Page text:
GOP: Why wasn’t Mattiello punished for campaign’s ‘illegal coordination’?


PROVIDENCE, R.I. (WPRI) – Rhode Island’s Republican leader is questioning why the Board of Elections declined to fine or penalize House Speaker Nicholas Mattiello despite discovering evidence his campaign aides engaged in illegal coordination in 2016.

“The people of Rhode Island want to know the truth about their speaker, and the type of campaign he runs,” GOP Chairman Brandon Bell said in a statement. “There should be consequences for breaking campaign finance laws.”

The Board of Elections revealed last week it had obtained messages showing two Mattiello campaign aides, Matt Jerzyk and Jeff Britt, helped put together an endorsement mailer from Shawna Lawton, an unknown who had just lost the Republican primary to run against Mattiello. Campaigns are not allowed to coordinate with independent groups spending money to assist them.

The Board of Elections said it uncovered “no direct coordination between Mattiello and Lawton,” and therefore only issued a warning to the two rather than levying fines or penalties. The board also scheduled “show cause” hearings against Jerzyk, Britt, Lawton and another individual involved in the mailer, to decide whether they should be held in contempt for failing to answer subpoenas.

Bell said that while Republicans are “pleased” the board investigated their complaint over the Lawton mailer, “we do not understand why Speaker Mattiello was not held accountable for the illegal coordination by his campaign operatives.”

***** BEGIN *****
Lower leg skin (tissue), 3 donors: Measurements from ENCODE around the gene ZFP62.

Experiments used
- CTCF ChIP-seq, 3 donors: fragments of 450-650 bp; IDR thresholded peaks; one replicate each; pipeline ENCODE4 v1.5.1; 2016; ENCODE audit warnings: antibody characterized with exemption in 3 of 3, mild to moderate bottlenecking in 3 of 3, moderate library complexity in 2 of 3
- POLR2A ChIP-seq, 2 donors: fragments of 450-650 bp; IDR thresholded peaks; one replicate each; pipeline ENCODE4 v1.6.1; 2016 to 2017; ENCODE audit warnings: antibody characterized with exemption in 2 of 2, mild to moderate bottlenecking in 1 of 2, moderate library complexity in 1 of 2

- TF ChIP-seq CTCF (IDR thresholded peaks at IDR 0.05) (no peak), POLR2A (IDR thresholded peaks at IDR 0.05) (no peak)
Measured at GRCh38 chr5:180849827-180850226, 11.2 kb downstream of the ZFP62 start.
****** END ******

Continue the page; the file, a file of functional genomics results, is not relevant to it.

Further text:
“Under Rhode Island law, are candidates not going to be held accountable for the illegal actions of their campaign operatives by claiming ignorance while these campaign underlings refuse to comply with subpoenas?” he continued. “We respectfully disagree with the board’s decision to decide that Mattiello was unaware of the mailer without first holding contempt hearings to require these individuals to cooperate.”

“We believe the truth will show that these Mattiello campaign operatives acted upon the direction or with the approval of those above them,” he added.

Mattiello’s office and the R.I. Democratic Party did not immediately respond to a request for comment.

A schedule for the possible contempt hearings has not yet been set, a Board of Elections official said.

The board’s decision not to penalize Mattiello over either the Lawton mailer or another investigation concluded last week — that one over $72,000 in illegal spending by his political action committee — has drawn criticism from both sides of the aisle. GOP gubernatorial candidate Patricia Morgan has joined Bell in calling on Mattiello to resign.

Former U.S. Attorney Peter Neronha, a Democratic candidate for attorney general, on Friday called the results of the Mattiello campaign investigation “deeply concerning,” though he did not say the speaker should step down.

“Election laws exist for a reason – to level the playing field for all candidates and ensure that the public can rely on the outcome of elections,” Neronha said, adding: “Everyone needs to play by the rules, and when they don’t, it’s critically important that those with campaign and election oversight take significant steps to make sure that there are consequences.”

Ted Nesi ( covers politics and the economy for He is a weekly panelist on Newsmakers and hosts Executive Suite. Follow him on Twitter and Facebook

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